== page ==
An epiphyte that's oh-so easy to grow.

Staghorn Fern
Credit: Andreas Hoernisch/Getty Images

Distinctive in appearance and name, staghorn fern is a species belonging to the genus Platycerium and the family Polypodiaceae. These ferns can be identified by their fronds, which bear an unmistakable resemblance to horns. Staghorn ferns, also known as Platycerium bifurcatum, are native to tropical regions of Australia and New Guinea. They have become popular houseplants across the world, where they're grown on walls, trees, boards, and hanging baskets.

Staghorn ferns are hardy plants that can survive temperatures below freezing. They can also recover after drought, though they do best with consistent moisture and low light, making them suitable choices for indoor growing and shady areas. Most Platycerium ferns bear fronds that are flat and wide. Staghorn ferns have lobes that end in rounded points and resemble flat formations of stag's horns, hence the fern's common name.

Within the many species of the genus Platycerium, there occur a variety of species with a variety of appearances. They're native to South America, Asia, Australia, and Africa, where they're found growing on trees as epiphytes. A few other popular species include Platycerium coronarium, which has deeply lobed green fronds that droop into crownlike structures; Platycerium grande, which has forked fronds can reach lengths of 6 feet; Platycerium hilii, which is also known as elk's-horn fern and has a pairing of kidney-shaped fronds and long forked fronds; and Platycerium superbum, which produces forked fronds that resemble moose antlers and can grow to be 6 feet long.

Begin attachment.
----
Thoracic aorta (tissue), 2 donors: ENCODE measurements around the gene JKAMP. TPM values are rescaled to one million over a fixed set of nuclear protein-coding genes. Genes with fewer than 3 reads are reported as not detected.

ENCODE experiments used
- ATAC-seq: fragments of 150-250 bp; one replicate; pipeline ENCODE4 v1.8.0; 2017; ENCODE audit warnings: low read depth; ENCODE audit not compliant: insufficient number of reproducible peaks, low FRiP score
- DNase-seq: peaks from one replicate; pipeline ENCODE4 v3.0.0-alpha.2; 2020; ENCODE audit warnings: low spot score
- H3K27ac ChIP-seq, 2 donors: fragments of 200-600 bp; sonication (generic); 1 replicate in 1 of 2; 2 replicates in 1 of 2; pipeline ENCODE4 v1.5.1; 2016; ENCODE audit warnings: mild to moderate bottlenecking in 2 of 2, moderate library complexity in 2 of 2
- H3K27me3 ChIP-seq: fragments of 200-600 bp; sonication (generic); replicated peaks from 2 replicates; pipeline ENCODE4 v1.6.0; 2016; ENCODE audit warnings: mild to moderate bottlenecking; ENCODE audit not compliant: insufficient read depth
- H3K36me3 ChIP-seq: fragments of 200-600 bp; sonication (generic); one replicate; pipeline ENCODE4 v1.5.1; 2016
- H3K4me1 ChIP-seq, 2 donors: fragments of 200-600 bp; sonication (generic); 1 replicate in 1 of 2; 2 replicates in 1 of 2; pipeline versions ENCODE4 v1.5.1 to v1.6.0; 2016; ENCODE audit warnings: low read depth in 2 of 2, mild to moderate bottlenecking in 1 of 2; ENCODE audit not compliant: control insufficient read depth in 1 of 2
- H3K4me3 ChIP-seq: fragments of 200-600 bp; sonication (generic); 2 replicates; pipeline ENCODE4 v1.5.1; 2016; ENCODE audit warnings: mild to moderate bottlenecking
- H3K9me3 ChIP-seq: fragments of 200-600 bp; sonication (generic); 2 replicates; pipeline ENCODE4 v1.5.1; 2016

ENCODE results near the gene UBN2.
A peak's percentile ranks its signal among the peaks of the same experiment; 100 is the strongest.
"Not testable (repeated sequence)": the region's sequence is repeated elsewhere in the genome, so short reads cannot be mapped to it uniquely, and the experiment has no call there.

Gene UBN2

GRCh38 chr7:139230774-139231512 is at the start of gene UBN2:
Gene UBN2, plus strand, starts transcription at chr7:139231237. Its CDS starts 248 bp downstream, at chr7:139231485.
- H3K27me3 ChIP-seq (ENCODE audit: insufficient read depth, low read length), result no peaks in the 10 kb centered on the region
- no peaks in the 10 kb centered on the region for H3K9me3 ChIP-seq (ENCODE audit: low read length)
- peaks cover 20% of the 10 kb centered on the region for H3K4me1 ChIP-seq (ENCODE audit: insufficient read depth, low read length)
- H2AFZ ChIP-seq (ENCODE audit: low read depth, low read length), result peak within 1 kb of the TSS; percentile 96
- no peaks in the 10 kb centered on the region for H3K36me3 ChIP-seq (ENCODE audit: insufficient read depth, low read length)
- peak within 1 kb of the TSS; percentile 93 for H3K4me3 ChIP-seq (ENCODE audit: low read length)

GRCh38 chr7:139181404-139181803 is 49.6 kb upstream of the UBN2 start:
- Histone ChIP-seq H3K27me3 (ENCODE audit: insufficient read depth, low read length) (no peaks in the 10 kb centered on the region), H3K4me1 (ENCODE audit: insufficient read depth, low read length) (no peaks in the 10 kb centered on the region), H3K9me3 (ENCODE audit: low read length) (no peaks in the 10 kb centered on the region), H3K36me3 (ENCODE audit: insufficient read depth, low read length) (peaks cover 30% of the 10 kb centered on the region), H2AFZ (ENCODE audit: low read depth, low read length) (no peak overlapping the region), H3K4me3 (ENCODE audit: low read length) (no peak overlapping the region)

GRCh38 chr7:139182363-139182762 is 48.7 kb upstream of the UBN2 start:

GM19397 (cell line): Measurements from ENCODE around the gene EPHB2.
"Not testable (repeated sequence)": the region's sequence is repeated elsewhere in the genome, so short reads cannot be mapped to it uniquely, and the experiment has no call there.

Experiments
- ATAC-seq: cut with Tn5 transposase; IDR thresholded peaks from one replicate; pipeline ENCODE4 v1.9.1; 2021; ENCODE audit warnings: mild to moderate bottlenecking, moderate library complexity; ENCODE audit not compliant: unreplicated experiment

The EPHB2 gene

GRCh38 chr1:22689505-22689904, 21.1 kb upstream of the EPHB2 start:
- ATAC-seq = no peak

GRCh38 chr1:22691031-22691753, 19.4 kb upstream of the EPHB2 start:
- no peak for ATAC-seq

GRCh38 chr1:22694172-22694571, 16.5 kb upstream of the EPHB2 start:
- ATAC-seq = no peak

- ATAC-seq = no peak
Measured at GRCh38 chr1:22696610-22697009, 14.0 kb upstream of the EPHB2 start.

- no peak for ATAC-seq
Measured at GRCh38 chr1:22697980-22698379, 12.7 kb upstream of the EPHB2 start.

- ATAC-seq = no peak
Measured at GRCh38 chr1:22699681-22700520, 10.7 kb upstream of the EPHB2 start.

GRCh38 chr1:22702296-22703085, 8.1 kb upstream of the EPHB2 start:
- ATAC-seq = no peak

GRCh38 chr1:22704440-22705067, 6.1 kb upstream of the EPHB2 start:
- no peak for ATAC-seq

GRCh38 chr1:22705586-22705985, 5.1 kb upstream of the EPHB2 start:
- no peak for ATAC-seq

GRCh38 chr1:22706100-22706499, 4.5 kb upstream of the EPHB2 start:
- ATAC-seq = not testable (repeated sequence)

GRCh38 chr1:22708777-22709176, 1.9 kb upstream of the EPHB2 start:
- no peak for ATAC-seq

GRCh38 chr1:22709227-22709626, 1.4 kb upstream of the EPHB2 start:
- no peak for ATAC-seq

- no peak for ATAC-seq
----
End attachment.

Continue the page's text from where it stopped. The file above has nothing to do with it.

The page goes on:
Staghorn ferns are epiphytic plants. They grow in the air when attached to structures like trees, walls, or hanging baskets, and they thrive in partial shade with regular water. According to The Southern Living Garden Book, "Staghorn ferns have two kinds of fronds. Sterile ones are pale green in color, aging to tan and brown; they support the plant and accumulate organic matter to help feed it. Fertile fronds vary in color from gray green to deep green; they are forked, resembling spreading antlers held either erect or pendent."

To grow a staghorn fern indoors, you'll want to set up a hanging basket or mount the fern onto a hanging board so that it has something to cling to in the air. With a balance of shade and bright indirect light, moderate temperatures, and regular moisture, it should thrive indoors. Water frequently, but be sure to allow the plant to dry out some between watering. The Southern Living Garden Book advises, "For plants growing on slabs, be sure to water behind the sterile frond that attaches it to the slab."

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Do you have a staghorn fern in your home? What are your tips and tricks for growing them both indoors and out? If you don't have one yet, then what's your favorite species of fern?